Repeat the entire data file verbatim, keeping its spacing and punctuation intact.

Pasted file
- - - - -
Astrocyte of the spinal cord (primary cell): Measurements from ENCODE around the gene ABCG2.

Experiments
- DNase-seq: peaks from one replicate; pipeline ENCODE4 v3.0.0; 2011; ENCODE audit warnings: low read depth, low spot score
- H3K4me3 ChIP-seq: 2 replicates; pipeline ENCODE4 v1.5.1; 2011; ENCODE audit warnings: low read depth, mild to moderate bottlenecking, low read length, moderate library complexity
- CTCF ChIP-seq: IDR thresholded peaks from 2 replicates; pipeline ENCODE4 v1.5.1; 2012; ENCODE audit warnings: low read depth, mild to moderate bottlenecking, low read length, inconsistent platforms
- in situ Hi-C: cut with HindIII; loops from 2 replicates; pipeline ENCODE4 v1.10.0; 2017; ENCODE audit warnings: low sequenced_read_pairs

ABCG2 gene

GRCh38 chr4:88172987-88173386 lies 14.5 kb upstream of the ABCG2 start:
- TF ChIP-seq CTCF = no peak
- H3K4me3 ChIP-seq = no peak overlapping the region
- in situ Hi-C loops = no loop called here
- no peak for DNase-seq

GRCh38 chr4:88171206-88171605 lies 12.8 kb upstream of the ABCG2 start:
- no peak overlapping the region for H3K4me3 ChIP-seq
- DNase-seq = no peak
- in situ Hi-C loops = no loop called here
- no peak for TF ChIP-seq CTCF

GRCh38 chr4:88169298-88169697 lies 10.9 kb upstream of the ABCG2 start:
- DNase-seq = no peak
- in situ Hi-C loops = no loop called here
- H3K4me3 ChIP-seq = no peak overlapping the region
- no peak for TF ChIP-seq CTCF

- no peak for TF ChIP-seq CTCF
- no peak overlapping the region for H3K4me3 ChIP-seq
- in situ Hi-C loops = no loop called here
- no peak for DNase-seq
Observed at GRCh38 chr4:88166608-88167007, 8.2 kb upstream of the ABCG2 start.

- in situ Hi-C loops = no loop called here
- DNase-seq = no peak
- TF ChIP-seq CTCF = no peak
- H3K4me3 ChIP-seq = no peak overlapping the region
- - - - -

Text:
Astrocyte of the spinal cord (primary cell): Measurements from ENCODE around the gene ABCG2.

Experiments
- DNase-seq: peaks from one replicate; pipeline ENCODE4 v3.0.0; 2011; ENCODE audit warnings: low read depth, low spot score
- H3K4me3 ChIP-seq: 2 replicates; pipeline ENCODE4 v1.5.1; 2011; ENCODE audit warnings: low read depth, mild to moderate bottlenecking, low read length, moderate library complexity
- CTCF ChIP-seq: IDR thresholded peaks from 2 replicates; pipeline ENCODE4 v1.5.1; 2012; ENCODE audit warnings: low read depth, mild to moderate bottlenecking, low read length, inconsistent platforms
- in situ Hi-C: cut with HindIII; loops from 2 replicates; pipeline ENCODE4 v1.10.0; 2017; ENCODE audit warnings: low sequenced_read_pairs

ABCG2 gene

GRCh38 chr4:88172987-88173386 lies 14.5 kb upstream of the ABCG2 start:
- TF ChIP-seq CTCF = no peak
- H3K4me3 ChIP-seq = no peak overlapping the region
- in situ Hi-C loops = no loop called here
- no peak for DNase-seq

GRCh38 chr4:88171206-88171605 lies 12.8 kb upstream of the ABCG2 start:
- no peak overlapping the region for H3K4me3 ChIP-seq
- DNase-seq = no peak
- in situ Hi-C loops = no loop called here
- no peak for TF ChIP-seq CTCF

GRCh38 chr4:88169298-88169697 lies 10.9 kb upstream of the ABCG2 start:
- DNase-seq = no peak
- in situ Hi-C loops = no loop called here
- H3K4me3 ChIP-seq = no peak overlapping the region
- no peak for TF ChIP-seq CTCF

- no peak for TF ChIP-seq CTCF
- no peak overlapping the region for H3K4me3 ChIP-seq
- in situ Hi-C loops = no loop called here
- no peak for DNase-seq
Observed at GRCh38 chr4:88166608-88167007, 8.2 kb upstream of the ABCG2 start.

- in situ Hi-C loops = no loop called here
- DNase-seq = no peak
- TF ChIP-seq CTCF = no peak
- H3K4me3 ChIP-seq = no peak overlapping the region